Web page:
Yet what did all this avail to alleviate the disgust that he felt at what Donald Spencer was now proposing? And the worst of it was that not a single item in the chairman’s grandiose scheme was in the least objectionable. It was the case of the whole being greater than the sum of its parts. Much greater.
What Spencer was offering was simply a major addition to the school plant, the cost of which would be provided by his own fortune and those of his wealthy partners and friends. There would be a huge new gymnasium with every conceivable modern appliance, a hockey rink, a nine- hole golf course, a ski run, a swimming pool, new tennis and squash courts, and a small theatre for movies and amateur dramatics. All of these structures would be outside the present campus, but they would double its area and to some extent dwarf the existing buildings.
Spencer saw no objection to this.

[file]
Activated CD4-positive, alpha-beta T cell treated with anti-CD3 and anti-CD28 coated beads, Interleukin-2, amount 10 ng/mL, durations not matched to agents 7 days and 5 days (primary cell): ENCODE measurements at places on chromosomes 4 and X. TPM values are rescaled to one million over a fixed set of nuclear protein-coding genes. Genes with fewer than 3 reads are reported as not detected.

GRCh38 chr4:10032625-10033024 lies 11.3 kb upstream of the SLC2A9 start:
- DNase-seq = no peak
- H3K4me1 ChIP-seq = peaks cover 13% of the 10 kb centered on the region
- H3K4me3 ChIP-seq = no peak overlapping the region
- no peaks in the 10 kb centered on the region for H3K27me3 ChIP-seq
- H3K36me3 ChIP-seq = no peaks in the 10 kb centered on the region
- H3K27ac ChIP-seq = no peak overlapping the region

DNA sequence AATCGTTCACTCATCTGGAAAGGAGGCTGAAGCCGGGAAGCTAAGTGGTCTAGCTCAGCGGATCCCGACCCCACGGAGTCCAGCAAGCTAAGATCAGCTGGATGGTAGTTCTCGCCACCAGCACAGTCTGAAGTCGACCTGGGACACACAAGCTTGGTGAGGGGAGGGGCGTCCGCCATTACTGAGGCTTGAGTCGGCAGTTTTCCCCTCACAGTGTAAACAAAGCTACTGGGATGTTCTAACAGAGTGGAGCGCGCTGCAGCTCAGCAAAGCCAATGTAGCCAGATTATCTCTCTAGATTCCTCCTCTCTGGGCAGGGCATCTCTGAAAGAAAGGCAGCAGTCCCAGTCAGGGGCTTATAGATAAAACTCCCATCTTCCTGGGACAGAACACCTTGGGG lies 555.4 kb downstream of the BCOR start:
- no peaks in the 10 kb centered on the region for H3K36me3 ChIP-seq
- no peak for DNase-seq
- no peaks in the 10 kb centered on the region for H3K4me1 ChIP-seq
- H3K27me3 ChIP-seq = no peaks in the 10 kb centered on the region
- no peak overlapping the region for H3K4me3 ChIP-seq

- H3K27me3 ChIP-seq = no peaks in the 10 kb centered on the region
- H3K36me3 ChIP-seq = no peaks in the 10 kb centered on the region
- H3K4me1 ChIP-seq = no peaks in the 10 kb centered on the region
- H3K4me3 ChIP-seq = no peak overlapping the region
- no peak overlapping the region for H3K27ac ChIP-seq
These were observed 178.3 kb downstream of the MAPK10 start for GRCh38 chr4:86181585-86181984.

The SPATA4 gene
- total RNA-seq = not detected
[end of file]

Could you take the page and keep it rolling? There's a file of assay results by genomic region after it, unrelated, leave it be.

“People coming to the school for the first time would not be put off by its note of old-fashioned quaintness. They would recognize at once that they were visiting a thoroughly up-to-date institution with every modern improvement. They would see right away that they were dealing with a school that could rival Andover and Exeter in every sport that can be played!” An acute observer might have deduced from the different appearances of the headmaster and his chairman the difference in their points of view. They were the same age, forty, and had been formmates at Averhill. Michael was tall, well made, and muscularly coordinated, with a serene pale countenance, a high noble brow, wide-apart calmly gazing blue eyes, and thick long auburn hair. Women were apt to call him beautiful. Spencer was short and plump, with an egg-shaped balding head and suspicious yellow-green eyes. The two were generally supposed to have been on friendly terms, even as schoolboys, and their families had enjoyed cordial relations, yet both had always known, without admitting it to each other or to anyone else, that a mutual dislike and mistrust lay fatally between them.